It was great to see Joanna find a wonderful guy. Heath is incredibly nice and he is also the biggest man I have ever met. He played football at Ohio State. For comparison, Joanna is about 5'9" and she's wearing big shoes. :) He seemed so happy as she walked down the aisle; it was very touching to watch.
Gina and Billy (Jo's parents) put on a beautiful wedding and lovely reception, which was held at the Millenium Hotel in downtown Cincinnati.
I can post more pictures later, but I wanted to give some people who have been asking a little eye candy. Hal took all of these and did a very good job.
Next: OMG, I'm 25!

Tuesday, September 4, 2007

Pictures Part 2 -- my walk to campus

This first picture is a lie. It's not, in fact, on my walk to campus. However, these are the Sample Gates, and they're important because they are kind of the emblem for the university.

My walk through campus is pretty cool. As you can see, it's very outdoorsy. Now, these photos were taken in the evening, so the light is coming from the opposite direction, but you get the idea. The path I take leads me by a creek and through this patch of trees (picture immediately to my left on the left side of the path is a huge field where people often lay out or play frisbee and other collegy things). Across the creek, you see things like the picture above (with the steps). There are at least three bridges on my way to the J school -- some are wooden, like below, and the one closest to Ernie Pyle is this stone thing below. All of these pictures are taken as if I'm walking towards the J school, except for the stone bridge, which is taken facing away from the Jschool. It doesn't matter, though.

Monday, September 3, 2007

Pictures, part 1 --- the buildings

On Sunday I ran around campus for a couple of minutes to snap a few pictures of where I am everyday! Enjoy!

Ernie Pyle Hall is my destination! I LIVE in Ernie Pyle Hall. Although it doesn't have the impressive steps like the Grehan Journalism Building does at UK, it does have "Journalism" etched in stone above the door. Makes it hard to get rid of us, eh?

This is the ginormous student center. It's one of the biggest student centers in the nation. Attached to the student center is a hotel (picture right next to here!). This building is all behind the J school, taking up lots of room. The Student Center has a bowling alley, arcade, food places, computer labs, the bookstore, and many other rooms and meeting rooms.

The student center has gorgeous rooms like this one, where students hang out to study by the fire place. This is a very "Harry Potter" room. (And it's Sunday, so there aren't many people here.)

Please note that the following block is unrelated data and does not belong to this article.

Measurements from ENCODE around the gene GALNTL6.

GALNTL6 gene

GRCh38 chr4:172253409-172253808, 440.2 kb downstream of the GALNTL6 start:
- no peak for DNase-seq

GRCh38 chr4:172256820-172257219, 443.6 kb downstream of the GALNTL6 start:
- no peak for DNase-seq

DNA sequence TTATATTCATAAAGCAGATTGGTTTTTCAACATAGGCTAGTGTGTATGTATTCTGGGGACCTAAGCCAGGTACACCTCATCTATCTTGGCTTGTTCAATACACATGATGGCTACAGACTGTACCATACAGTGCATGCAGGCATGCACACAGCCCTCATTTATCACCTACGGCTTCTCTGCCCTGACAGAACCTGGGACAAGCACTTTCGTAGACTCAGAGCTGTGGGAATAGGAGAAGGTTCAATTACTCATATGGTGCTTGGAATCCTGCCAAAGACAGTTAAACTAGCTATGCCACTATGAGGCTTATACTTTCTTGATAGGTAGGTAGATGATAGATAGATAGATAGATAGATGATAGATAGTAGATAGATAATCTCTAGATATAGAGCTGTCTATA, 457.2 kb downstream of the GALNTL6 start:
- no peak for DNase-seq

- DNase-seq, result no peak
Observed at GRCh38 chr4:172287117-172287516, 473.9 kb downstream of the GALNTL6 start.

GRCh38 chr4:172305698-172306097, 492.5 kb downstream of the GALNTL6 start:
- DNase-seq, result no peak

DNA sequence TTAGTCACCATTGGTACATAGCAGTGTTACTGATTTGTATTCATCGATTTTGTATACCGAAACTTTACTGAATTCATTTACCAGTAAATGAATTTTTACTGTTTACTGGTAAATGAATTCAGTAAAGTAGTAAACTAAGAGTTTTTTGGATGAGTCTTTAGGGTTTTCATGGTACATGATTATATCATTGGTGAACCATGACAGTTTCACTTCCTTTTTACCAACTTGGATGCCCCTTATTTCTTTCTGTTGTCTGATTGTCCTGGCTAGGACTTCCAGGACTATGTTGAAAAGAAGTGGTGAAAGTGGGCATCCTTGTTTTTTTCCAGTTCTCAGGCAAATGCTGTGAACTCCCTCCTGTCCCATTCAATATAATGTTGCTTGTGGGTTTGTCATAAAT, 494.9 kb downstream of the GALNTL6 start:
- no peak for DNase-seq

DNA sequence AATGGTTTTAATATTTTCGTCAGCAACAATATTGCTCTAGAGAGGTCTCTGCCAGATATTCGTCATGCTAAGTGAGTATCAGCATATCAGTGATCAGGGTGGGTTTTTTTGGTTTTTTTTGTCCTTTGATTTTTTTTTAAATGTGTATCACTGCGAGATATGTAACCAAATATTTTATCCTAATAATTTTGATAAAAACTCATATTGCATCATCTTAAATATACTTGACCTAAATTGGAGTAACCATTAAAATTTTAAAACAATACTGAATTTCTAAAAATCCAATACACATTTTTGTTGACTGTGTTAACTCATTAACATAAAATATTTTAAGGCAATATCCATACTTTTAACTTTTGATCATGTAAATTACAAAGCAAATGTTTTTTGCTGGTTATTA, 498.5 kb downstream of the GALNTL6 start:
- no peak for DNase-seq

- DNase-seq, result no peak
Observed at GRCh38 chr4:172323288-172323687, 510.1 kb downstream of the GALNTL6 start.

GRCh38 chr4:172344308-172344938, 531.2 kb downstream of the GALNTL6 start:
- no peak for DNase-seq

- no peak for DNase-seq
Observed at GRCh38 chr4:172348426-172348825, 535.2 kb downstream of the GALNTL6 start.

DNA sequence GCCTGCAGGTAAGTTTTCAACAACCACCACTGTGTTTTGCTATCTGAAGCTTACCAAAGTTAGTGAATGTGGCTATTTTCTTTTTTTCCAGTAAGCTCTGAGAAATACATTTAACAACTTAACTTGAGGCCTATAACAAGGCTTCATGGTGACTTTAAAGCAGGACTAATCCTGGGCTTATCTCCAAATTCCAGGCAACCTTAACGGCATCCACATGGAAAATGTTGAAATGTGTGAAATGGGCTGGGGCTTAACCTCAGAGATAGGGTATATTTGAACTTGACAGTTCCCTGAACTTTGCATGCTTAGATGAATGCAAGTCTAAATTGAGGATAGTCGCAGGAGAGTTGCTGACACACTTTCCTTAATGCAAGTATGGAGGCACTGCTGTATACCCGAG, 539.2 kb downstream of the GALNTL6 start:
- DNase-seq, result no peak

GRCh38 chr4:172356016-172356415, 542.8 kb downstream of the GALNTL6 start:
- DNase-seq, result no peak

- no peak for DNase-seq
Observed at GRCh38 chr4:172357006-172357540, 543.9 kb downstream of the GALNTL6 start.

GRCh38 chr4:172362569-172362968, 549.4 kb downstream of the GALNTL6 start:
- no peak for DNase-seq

Saturday, September 1, 2007

Easily Amused

Hal and I discovered this site when Jennie and Peter came to visit. Hal is ridiculously amused by it and plays it often to annoy me.

IU doesn't believe in the American holiday of Labor Day, so while the administration and support staff, like Hal, have the day off, the rest of us still have to go to class. It's very strange to think that everyone is going to be having fun on Monday, and I'm not even going to be home trying my best to avoid the fireworks. Hal, being the proud possessor of a three-day weekend, is heading to Lexington tomorrow to sing at Fr. Tom's 25th anniversary mass. I am staying here to read and do some laundry. Our new church is having a grad student cookout, too, so I will probably attend that and eat a hot dog.

Today we went to the 4th Street Festival. It is an arts and crafts festival on, you guessed it, 4th Street. There were some amazing things there, but not a whole lot we felt like affording. There were a lot of places that were selling cool art and clay objects as well as places that sold some beautiful jewelry. We also saw a desk Hal thought was awesome, but it was $2,500!!! We did buy a present for Joanna, who is getting married next weekend. While there, we ate at The Laughing Planet, which sells organic burritos. It is very yummy and relatively inexpensive.

Tuesday, August 28, 2007

On a side note

It really annoys me that when I have one comment, this thing says "1 comments." This offends my English teacher/copy editor sensibilities.

What the heck is theory, anyway?

Now, my recollections of time with the word theory come from middle school and the scientific method. Many things are hypothoses, but most of those don't become theory. We try to destroy a hypothosis to make it stronger, and only the very strong ones get to be come theory.

Or something like that.

This year, I do believe I will be encountering a whole other type of "theory." I am taking a class called "Theories of Mass Media Research: Macro-Social Level." After signing up for this class, I met with the professor.

"Hi," I said. "I was wondering if you could tell me about your class. I'm taking it, but I don't understand what the title means."

She is incredibly nice and told me that the class had a terrible title and assured me I would be just fine.

The class contains 13 boys and three girls. There are two masters students and 14 doctoral students in it. The syllabus contains the frigtening sentence: The examination will be similar to the type of questions you might be asked during qualifying examinations.